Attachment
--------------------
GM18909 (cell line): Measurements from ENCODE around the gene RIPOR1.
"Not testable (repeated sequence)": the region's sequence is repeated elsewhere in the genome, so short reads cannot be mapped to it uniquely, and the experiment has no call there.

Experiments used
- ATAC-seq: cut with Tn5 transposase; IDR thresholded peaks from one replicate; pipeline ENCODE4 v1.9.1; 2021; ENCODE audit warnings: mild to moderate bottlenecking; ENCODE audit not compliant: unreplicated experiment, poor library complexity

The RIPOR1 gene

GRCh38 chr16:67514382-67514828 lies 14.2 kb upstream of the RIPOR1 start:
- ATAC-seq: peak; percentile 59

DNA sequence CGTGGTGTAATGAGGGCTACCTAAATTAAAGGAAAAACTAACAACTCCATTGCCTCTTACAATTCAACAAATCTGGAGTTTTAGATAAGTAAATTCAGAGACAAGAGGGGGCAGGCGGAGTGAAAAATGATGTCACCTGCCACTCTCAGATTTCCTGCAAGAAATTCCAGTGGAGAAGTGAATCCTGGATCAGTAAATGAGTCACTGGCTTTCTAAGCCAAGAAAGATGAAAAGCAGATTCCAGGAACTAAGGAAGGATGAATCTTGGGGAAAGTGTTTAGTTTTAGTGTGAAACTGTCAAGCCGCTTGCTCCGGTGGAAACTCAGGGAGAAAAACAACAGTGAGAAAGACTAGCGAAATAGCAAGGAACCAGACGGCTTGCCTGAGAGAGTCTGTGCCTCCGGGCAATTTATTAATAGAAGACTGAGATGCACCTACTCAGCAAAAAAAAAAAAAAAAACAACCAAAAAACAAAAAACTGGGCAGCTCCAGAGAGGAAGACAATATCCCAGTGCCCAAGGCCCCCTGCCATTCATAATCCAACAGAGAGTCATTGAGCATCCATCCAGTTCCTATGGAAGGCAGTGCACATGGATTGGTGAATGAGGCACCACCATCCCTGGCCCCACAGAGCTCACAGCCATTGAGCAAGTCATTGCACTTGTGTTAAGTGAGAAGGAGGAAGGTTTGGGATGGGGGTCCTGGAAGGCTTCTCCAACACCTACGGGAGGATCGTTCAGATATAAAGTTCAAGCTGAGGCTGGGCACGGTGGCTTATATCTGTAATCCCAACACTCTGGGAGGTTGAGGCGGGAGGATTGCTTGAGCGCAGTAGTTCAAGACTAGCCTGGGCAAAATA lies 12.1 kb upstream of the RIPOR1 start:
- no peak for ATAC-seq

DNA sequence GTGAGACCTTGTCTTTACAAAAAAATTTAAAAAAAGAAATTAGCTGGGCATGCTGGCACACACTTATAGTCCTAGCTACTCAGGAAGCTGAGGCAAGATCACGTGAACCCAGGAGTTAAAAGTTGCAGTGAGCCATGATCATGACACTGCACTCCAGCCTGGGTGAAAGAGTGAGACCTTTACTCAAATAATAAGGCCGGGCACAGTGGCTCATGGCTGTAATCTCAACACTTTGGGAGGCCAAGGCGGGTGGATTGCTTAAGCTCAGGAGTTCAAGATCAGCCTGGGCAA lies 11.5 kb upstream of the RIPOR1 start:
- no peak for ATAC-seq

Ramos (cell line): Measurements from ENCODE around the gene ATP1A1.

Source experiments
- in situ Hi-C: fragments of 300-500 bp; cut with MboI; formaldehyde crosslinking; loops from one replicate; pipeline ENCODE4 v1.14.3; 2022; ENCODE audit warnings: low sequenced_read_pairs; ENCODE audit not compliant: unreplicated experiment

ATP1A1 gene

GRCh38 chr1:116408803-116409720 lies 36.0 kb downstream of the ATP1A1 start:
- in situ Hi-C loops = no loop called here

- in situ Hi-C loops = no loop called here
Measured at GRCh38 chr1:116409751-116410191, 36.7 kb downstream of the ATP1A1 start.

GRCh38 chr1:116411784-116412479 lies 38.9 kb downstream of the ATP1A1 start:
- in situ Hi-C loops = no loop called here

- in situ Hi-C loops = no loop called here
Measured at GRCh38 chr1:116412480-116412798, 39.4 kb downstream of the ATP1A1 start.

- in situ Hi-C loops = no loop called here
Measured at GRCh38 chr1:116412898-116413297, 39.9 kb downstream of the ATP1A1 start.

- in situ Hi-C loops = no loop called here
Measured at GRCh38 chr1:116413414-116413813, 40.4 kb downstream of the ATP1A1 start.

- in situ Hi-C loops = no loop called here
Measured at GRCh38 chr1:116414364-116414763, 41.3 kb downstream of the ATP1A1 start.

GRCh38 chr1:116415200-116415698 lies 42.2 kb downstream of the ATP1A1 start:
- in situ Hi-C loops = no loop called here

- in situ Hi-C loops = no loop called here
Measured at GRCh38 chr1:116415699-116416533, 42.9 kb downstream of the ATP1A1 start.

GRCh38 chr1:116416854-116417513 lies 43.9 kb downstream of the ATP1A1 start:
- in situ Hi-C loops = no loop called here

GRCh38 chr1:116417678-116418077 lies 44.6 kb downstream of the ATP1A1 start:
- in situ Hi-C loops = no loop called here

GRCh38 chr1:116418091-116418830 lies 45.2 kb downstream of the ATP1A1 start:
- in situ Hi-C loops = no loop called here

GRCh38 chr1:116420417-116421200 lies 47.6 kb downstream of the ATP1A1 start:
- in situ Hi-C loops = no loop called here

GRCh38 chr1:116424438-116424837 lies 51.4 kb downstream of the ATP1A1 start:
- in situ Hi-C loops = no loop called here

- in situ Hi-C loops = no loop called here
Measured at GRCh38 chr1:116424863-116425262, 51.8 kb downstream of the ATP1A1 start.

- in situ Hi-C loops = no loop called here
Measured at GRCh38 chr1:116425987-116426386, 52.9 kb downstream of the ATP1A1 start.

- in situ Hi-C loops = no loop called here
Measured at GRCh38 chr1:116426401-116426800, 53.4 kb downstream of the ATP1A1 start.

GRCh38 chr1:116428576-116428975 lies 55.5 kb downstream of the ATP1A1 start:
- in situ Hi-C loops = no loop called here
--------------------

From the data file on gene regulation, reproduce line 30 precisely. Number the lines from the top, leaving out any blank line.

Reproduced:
GRCh38 chr1:116415200-116415698 lies 42.2 kb downstream of the ATP1A1 start: